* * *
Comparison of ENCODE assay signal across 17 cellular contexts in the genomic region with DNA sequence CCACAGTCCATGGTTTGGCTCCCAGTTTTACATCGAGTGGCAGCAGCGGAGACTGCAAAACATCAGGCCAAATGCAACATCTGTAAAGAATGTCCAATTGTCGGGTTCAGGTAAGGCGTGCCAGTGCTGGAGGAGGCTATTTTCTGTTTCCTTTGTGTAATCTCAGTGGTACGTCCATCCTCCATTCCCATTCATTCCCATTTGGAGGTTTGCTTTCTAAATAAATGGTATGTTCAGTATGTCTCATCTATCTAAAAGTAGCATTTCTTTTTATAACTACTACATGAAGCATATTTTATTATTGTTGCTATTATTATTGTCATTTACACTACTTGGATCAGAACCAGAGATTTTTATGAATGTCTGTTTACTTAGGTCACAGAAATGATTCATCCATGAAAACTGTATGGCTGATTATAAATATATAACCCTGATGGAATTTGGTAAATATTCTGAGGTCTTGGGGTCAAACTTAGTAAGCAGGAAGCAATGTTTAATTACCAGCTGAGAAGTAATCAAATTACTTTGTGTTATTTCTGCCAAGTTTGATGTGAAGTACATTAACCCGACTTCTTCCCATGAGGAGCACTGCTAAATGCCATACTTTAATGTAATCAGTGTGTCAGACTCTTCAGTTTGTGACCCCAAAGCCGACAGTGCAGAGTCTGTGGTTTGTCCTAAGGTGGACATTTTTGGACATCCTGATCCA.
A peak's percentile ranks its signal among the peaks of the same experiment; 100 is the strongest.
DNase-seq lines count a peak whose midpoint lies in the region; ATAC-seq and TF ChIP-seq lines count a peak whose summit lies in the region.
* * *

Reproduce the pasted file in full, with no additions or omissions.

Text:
Comparison of ENCODE assay signal across 17 cellular contexts in the genomic region with DNA sequence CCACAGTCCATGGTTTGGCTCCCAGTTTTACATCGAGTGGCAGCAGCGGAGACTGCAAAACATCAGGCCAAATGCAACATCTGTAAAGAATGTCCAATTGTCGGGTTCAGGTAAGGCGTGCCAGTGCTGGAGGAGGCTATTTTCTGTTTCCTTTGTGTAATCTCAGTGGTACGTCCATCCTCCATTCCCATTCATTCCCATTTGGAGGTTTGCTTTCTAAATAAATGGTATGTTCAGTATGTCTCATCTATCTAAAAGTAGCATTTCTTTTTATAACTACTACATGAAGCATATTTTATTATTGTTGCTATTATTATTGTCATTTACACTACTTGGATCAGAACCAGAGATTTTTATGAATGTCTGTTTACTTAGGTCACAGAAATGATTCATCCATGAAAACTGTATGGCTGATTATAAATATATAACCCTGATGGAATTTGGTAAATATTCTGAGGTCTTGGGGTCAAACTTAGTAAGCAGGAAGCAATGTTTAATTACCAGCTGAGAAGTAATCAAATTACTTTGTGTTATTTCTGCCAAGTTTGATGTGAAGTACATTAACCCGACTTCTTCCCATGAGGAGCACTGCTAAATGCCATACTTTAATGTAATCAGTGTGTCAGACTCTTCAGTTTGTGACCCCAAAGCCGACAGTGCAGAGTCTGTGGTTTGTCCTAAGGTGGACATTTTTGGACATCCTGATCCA.
A peak's percentile ranks its signal among the peaks of the same experiment; 100 is the strongest.
DNase-seq lines count a peak whose midpoint lies in the region; ATAC-seq and TF ChIP-seq lines count a peak whose summit lies in the region.